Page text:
Racists Are Peddling Fake Nike Coupons for 'People of Color'

Apparently we've now reached the "racist 4Chan scam" phase of the controversy surrounding Colin Kaepernick's new ad.

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Sep 14 2018, 9:35pm

Image via 4Chan

In the few days since Nike dropped its Colin Kaepernick ad, we’ve seen pissed-off MAGA bros incinerate their own sneakers, Trump angrily weigh in, and a Louisiana mayor try to ban (then un-ban) Nike products from his city’s rec centers. Now, unfortunately, it looks like we've reached the "racist 4Chan hoax" phase of this godforsaken story.

Trolls on the notorious site’s /pol (a.k.a. "politically incorrect") forum have been circulating fake Nike coupons for “people of color," USA Today reports. The coupons, which feature photos of Kaepernick, promise massive discounts on Nike shoes and apparel for non-white folks and "urban youth" who use them in-store, claiming Nike rolled out the deal "to show solidarity with the things we believe in." Obviously, they're totally bogus.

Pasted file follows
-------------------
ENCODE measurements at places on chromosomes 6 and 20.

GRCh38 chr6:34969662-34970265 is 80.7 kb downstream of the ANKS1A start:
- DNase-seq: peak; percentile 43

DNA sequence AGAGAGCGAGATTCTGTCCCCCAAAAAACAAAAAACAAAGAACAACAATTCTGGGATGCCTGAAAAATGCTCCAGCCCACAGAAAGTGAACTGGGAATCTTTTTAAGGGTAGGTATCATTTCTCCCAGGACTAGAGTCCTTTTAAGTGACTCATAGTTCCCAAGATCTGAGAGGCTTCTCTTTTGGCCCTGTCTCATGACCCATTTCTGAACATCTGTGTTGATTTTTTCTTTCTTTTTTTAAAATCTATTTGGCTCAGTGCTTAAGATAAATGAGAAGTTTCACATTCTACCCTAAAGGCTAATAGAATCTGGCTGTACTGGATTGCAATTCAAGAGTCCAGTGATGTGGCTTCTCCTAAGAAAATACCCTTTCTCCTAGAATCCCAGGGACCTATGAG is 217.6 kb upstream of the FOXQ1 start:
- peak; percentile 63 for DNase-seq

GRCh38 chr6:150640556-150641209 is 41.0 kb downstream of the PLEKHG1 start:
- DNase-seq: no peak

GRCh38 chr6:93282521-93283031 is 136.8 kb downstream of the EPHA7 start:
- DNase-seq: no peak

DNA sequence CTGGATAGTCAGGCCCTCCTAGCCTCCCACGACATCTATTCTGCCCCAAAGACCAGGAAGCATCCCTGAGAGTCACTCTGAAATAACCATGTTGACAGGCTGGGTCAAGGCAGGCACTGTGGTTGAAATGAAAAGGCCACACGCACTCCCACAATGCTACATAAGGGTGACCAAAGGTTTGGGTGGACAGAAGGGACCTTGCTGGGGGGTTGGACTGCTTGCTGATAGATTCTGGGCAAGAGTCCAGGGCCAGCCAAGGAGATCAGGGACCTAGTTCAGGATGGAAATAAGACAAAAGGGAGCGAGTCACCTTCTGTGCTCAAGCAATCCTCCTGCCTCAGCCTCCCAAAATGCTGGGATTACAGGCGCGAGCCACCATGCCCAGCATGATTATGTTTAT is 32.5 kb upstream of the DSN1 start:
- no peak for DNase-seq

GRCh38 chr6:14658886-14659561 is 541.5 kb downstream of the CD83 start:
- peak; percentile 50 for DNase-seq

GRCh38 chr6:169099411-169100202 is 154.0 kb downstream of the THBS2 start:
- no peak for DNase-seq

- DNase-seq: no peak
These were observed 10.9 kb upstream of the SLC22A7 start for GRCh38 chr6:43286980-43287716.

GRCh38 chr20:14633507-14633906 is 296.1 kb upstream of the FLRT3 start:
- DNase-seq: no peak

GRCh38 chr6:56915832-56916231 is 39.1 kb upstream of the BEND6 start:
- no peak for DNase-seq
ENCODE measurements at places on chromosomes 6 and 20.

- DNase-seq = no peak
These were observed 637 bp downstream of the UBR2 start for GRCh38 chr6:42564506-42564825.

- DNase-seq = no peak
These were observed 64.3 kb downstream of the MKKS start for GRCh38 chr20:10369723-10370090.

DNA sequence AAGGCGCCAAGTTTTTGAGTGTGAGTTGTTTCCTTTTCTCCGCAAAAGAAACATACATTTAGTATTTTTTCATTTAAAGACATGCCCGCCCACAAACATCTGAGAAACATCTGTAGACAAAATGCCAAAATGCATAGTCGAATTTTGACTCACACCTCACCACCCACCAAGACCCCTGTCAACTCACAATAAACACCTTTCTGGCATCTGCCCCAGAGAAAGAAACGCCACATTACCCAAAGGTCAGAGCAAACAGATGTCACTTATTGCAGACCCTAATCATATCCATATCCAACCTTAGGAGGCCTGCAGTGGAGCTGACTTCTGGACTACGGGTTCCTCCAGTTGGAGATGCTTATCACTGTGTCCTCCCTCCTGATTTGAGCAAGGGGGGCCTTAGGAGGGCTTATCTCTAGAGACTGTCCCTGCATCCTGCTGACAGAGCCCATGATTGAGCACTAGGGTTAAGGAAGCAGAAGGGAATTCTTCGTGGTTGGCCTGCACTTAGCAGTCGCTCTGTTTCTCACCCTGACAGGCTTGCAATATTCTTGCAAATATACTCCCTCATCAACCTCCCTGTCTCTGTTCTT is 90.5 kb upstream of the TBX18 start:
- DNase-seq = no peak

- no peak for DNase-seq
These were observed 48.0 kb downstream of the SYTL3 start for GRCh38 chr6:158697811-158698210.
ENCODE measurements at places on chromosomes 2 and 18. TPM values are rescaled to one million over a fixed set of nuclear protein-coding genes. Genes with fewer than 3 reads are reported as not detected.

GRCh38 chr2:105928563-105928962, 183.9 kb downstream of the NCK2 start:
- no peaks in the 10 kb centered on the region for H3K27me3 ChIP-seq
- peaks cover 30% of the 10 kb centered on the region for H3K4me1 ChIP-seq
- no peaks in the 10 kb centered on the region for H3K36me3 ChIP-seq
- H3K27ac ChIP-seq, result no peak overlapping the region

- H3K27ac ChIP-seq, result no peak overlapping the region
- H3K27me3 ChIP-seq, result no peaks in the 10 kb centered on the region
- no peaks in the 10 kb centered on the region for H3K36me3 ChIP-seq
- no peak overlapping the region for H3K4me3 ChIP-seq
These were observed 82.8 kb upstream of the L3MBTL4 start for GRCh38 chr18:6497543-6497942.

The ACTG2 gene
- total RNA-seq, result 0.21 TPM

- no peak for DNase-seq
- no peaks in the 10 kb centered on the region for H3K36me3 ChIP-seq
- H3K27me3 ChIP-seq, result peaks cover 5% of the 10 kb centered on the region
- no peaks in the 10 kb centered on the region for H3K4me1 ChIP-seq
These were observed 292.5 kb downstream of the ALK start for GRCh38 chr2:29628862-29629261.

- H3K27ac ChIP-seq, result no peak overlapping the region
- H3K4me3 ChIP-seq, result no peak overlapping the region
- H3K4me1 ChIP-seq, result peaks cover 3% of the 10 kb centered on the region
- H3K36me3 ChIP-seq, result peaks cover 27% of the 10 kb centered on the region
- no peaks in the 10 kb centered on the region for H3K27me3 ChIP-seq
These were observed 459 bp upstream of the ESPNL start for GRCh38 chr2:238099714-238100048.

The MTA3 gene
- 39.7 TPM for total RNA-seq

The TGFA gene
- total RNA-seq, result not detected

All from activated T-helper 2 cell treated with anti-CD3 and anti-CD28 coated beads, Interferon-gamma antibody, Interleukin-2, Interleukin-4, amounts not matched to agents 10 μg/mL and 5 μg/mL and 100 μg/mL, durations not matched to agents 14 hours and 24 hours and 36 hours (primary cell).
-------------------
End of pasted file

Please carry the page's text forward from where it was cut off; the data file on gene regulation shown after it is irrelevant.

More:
Aside from being blatantly racist, the coupons might actually be trying to incite violence. According to Snopes, scan the QR code on one of them—say, if you're a Nike store employee—and you'll see the following message: “This is a ROBBERY, Move slowly and put all the LARGE bills in the shoe box OR everyone DIES.”

According to USA Today, Nike knows about the coupons, and it's warned all of its US retail outlets to watch out for them. Meanwhile, the trolls over at /pol are congratulating themselves for making headlines with the racist scam—though as Jack Gillis, executive director of the Consumer Federation of America, told USA Today, "scam" doesn't quite cover it.

"I wouldn’t characterize this as a scam, but a full on racial epithet," he said. "This is nothing more than a dog whistle to a small, and unfortunate, segment of America. Another way to put it is that this is a racial statement masquerading as a scam."

At the end of the day, all the backlash, outrage, and controversy over the Kaepernick ad has been a windfall for Nike: Since the spot came out, the company's shares have hit an all-time high.

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